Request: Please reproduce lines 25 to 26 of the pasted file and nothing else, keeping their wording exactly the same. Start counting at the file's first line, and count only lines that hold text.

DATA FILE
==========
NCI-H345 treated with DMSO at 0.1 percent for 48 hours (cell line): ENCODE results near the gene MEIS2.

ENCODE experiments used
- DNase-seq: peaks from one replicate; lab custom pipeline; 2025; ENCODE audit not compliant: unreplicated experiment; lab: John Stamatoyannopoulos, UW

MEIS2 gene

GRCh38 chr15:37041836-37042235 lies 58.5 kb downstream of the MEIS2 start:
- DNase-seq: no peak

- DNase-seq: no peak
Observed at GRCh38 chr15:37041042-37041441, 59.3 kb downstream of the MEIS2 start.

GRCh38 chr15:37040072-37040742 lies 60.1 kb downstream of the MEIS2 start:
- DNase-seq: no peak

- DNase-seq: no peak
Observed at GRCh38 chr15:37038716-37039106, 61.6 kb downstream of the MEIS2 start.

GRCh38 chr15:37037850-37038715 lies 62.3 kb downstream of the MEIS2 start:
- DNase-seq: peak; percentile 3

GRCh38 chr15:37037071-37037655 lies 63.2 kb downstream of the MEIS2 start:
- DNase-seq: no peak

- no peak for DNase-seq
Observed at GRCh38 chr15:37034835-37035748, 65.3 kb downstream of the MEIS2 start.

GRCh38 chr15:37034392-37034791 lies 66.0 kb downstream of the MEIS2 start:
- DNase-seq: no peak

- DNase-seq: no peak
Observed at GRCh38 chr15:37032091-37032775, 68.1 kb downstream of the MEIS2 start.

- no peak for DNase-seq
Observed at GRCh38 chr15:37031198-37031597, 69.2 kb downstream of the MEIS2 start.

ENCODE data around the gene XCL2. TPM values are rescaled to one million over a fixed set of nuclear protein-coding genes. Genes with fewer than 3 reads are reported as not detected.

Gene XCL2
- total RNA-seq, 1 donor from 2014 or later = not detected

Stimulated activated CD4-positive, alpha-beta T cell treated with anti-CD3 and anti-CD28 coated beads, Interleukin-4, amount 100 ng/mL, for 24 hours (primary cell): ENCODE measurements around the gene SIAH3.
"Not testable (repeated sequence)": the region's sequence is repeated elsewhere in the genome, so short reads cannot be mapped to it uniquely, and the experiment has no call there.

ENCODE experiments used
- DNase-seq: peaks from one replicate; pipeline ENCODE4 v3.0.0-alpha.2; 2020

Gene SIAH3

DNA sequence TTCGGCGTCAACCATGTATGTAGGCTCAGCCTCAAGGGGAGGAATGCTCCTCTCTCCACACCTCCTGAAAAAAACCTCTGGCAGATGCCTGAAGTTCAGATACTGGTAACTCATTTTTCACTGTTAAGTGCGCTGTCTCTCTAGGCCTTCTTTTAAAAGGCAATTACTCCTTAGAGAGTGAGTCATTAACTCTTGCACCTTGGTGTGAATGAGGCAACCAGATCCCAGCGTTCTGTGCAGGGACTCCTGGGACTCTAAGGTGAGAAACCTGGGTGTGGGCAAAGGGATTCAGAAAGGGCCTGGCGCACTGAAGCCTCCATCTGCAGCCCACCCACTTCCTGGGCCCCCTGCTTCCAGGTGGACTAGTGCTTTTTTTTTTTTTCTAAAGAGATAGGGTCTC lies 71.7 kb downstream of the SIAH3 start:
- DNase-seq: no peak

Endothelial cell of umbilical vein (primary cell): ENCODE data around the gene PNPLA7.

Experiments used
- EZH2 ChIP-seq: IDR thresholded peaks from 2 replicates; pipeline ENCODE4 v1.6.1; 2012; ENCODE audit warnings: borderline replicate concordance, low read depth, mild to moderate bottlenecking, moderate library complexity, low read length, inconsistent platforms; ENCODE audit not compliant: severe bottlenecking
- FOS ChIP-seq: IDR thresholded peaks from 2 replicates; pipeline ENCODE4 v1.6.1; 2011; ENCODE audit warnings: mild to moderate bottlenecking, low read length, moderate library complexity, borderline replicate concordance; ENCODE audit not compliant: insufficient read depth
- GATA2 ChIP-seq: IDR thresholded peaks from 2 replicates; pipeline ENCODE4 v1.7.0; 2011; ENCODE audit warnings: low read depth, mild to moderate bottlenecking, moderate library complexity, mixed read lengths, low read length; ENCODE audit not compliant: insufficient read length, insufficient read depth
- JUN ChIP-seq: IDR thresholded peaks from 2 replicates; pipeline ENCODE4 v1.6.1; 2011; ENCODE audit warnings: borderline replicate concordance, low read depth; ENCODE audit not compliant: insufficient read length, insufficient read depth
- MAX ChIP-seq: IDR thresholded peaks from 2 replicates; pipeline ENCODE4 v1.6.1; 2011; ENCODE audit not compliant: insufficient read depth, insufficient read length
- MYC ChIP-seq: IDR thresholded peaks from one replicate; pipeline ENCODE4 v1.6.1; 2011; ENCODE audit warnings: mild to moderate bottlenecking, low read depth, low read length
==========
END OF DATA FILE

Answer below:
ENCODE data around the gene XCL2. TPM values are rescaled to one million over a fixed set of nuclear protein-coding genes. Genes with fewer than 3 reads are reported as not detected.

Gene XCL2